3  Therefore, being unable to bear it any longer, we gladly were left behind in Athens alone  and we sent Timothy, our brother and coworker of God in the gospel of Christ, to strengthen you and exhort you about your faith,  so that no one may be shaken in these distresses, for you yourselves know that to this we are fated.  For even when with you we were, we told you beforehand that you were to soon face distress, as indeed it has happened, and you know.  For this reason, when I was no longer able to endure this, I sent to find out about your faith, lest tempted you the tempter had and unproductive our work became.
 But now Timothy has returned to us from you and delivered good news to us about your faith and love and that you remember us fondly at all times, longing to see us just as we you.  For this reason we were very encouraged, brothers and sisters, about you in all our anguish and distress on account of your faith,  because now we live if you stand firm in the Lord.  For what thanksgiving can we render to God for you for all the joy with which we rejoice on your account in the presence of our God,  night and day earnestly praying to see your face and to supply what lacks for your faith?
 Now may our God and father himself and our Lord Jesus Christ direct our way to you.  As for you, may the Lord increase and overflow love for one another and for all just as even we for you.  to strengthen your hearts, blameless in holiness, in the presence of God and our father at the coming of our Lord Jesus with all his holy ones.
4  Finally then, brothers and sisters, we ask and exhort you in the Lord Jesus that just as you received from us how you should walk and please God (as you are doing) that you should abound all the more.  For you know what directives we gave to you through the Lord Jesus.
 For this is the will of God, your sanctification: to stay far from sexual immorality,  to know each of you to control your own body in holiness and honor,  not with passionate desire as the pagans who do not know God,  to not wrong and take advantage in this matter your brother or sister, because an avenger is the Lord concerning all of this, as we warned you and emphatically testified.  For God did not call us for impurity but rather in sanctification.  Thus, the one who rejects this rejects not a human but instead God who gives his holy spirit to you.
 Now concerning the love for brothers and sisters, you have no need for us to write to you, for you yourselves are taught by God to love one another,  for indeed you are doing this for all the brothers and sisters in the whole of Macedonia. We exhort you, brothers and sisters, to abound all the more,  and to endeavor to live quietly, and to mind your own affairs, and to work with your hands, as we directed you,  in order that you may walk respectably towards those without and may have need of nothing.
 Now, we do not wish for you to be ignorant, brothers and sisters, concerning those who are asleep, so that you do not grieve as the rest who do not have hope.  For if we believe that Jesus died and rose, so then also through Jesus God will bring with him those who are asleep.  For this to you we say by word of the Lord, that we the living who remain at the coming of the Lord will in no way precede those who are asleep,  because the Lord himself with a command – with the voice of an archangel and with the trumpet of God – will descend from heaven and the dead in Christ will rise first;  then we, the living who remain, together with them will be caught up in the clouds to meet the Lord in the air, and so always with the Lord we will be.  So then, exhort one another with these words.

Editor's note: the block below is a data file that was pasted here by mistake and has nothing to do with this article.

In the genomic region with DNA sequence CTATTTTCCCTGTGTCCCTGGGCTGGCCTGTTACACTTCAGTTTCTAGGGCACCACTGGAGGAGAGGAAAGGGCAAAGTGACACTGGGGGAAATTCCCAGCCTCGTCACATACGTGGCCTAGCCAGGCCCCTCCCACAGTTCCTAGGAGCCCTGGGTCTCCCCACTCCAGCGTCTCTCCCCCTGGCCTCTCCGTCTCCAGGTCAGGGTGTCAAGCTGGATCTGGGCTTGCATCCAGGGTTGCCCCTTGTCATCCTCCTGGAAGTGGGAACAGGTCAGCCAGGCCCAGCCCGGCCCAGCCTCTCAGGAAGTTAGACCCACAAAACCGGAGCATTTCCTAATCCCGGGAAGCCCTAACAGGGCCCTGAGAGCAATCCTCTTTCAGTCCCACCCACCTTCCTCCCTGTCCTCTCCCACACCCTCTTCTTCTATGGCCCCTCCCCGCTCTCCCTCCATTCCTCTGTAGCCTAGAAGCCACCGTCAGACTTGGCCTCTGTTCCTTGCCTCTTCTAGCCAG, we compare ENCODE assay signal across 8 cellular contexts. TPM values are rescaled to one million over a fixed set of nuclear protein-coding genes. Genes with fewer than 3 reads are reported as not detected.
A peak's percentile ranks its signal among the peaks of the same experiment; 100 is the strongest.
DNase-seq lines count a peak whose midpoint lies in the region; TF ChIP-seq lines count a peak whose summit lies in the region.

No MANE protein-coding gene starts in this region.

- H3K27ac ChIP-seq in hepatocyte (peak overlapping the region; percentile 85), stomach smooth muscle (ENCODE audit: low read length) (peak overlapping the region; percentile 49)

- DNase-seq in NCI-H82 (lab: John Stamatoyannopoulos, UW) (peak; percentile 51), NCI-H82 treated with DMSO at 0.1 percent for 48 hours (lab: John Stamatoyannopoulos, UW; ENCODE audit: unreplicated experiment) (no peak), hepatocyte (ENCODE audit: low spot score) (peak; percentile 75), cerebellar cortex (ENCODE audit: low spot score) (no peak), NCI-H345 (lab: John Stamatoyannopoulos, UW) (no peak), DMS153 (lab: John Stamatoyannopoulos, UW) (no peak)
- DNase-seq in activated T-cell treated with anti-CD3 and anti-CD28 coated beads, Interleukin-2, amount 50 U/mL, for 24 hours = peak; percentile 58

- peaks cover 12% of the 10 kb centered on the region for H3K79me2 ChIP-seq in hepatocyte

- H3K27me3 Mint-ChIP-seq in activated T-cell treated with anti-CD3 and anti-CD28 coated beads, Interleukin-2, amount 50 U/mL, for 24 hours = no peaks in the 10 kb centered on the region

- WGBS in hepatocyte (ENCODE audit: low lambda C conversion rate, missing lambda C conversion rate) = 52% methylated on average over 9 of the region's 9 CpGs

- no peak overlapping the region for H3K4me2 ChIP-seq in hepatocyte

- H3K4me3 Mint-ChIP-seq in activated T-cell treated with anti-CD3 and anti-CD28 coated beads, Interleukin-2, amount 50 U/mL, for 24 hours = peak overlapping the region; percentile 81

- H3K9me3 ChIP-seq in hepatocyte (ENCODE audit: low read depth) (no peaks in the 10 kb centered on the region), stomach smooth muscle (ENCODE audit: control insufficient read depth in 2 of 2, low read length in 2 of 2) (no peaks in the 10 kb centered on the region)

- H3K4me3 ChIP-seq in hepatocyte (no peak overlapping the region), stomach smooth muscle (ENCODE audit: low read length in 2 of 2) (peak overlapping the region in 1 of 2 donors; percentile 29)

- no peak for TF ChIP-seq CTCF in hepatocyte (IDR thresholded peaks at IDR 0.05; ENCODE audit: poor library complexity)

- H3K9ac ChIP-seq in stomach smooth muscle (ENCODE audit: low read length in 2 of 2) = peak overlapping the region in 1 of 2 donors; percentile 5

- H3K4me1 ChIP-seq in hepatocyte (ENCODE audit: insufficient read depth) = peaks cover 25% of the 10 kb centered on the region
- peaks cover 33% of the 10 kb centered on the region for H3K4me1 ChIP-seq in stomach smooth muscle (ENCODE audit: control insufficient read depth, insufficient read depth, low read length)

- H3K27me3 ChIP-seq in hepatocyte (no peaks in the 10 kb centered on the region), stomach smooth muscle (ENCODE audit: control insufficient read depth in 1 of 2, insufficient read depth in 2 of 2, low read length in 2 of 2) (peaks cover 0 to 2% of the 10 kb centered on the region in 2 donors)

5  Now, concerning the times and the seasons, brothers and sisters, you have no need for us to write to you,  for you yourselves know well that the day of the Lord as a thief by night so comes.  Whenever they say, “Peace and security!” then suddenly upon them descends destruction, like the labor pains of a pregnant woman, and they in no way will escape.  But you, brothers and sisters, are not in darkness such that the day will as a thief surprise you,  for you all are sons of light and sons of day. We are not of the night nor of darkness.  So then let us not sleep as the rest but instead let us be awake and sober.  For those who sleep do so at night and those who get drunk do so at night;  but since we are of the day, let us be sober, clad in the breastplate of faith and love and a helmet of the hope of salvation,  because God has not destined us for wrath but rather to obtain salvation through our Lord Jesus Christ,  the one who died for us so that, whether we are awake or we are asleep, together with him we might live.  Therefore, exhort one another and build up, one by one, just as even you are doing.
 Now, we request of you, brothers and sisters, to recognize those who labor among you and care for you in the Lord and instruct you,  and regard them with great respect in love because of their work. Be at peace among yourselves.  Now, we exhort you, brothers and sisters, to instruct the undisciplined, encourage the faint of heart, help the weak, be patient with all.  See to it that no one renders to anyone evil for evil, but instead always pursue the good for one another and for all.
 Always rejoice,  unceasingly pray,  in everything give thanks, for this is the will of God in Christ Jesus for you.  The spirit do not extinguish,  prophecies do not despise,  but everything evaluate: to the good hold fast,  from all instances of worthlessness keep away.